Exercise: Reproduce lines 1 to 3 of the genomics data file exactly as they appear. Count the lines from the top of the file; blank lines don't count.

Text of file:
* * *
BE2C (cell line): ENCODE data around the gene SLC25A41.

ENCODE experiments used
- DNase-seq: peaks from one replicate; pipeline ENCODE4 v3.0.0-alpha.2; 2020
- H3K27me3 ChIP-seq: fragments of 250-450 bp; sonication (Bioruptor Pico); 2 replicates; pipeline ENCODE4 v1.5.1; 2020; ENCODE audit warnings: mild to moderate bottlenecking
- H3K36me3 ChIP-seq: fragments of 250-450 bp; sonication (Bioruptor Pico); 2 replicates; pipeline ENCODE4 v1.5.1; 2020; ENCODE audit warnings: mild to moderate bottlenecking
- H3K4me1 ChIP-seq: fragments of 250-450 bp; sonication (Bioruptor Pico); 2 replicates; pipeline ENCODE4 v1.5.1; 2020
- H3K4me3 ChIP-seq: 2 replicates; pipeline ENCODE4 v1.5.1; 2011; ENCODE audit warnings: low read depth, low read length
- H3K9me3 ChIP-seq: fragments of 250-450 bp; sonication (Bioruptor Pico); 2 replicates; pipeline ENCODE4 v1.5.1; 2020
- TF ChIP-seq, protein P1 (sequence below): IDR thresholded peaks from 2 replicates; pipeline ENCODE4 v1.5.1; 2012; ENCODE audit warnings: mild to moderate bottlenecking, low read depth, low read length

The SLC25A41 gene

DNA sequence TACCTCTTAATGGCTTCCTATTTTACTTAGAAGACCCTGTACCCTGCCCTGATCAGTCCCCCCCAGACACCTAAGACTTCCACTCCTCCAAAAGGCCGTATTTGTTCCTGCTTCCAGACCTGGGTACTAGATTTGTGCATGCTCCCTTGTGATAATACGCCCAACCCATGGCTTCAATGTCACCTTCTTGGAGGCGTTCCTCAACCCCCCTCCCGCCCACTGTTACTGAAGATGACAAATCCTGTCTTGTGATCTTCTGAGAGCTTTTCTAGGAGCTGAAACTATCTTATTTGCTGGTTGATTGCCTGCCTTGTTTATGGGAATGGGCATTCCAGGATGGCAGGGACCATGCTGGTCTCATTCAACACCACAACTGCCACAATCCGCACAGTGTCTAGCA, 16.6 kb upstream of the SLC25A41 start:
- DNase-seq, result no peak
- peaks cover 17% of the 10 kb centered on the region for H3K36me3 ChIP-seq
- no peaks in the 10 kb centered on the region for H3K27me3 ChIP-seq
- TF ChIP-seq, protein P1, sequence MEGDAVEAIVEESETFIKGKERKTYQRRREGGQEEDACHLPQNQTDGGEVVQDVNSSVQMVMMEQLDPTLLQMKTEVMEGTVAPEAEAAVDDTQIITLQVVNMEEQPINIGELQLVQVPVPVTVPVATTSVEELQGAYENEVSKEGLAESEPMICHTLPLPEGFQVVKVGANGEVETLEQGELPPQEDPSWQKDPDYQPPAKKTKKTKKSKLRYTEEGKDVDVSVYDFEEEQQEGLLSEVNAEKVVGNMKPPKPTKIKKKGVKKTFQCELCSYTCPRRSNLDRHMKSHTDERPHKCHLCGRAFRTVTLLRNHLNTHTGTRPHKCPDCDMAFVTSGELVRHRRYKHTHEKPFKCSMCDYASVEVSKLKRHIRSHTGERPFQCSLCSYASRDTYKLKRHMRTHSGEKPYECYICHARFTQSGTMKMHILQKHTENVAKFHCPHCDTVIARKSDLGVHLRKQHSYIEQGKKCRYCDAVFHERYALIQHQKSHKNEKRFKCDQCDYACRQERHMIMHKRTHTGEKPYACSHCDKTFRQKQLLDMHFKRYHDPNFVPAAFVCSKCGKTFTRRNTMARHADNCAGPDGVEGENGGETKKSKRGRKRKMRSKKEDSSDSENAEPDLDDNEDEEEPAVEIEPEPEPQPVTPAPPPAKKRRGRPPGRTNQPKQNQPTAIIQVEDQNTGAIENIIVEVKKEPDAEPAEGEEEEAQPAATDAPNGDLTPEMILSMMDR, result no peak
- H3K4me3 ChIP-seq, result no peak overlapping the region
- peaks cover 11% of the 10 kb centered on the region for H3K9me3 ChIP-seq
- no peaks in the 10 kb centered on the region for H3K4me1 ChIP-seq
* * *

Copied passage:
BE2C (cell line): ENCODE data around the gene SLC25A41.

ENCODE experiments used
- DNase-seq: peaks from one replicate; pipeline ENCODE4 v3.0.0-alpha.2; 2020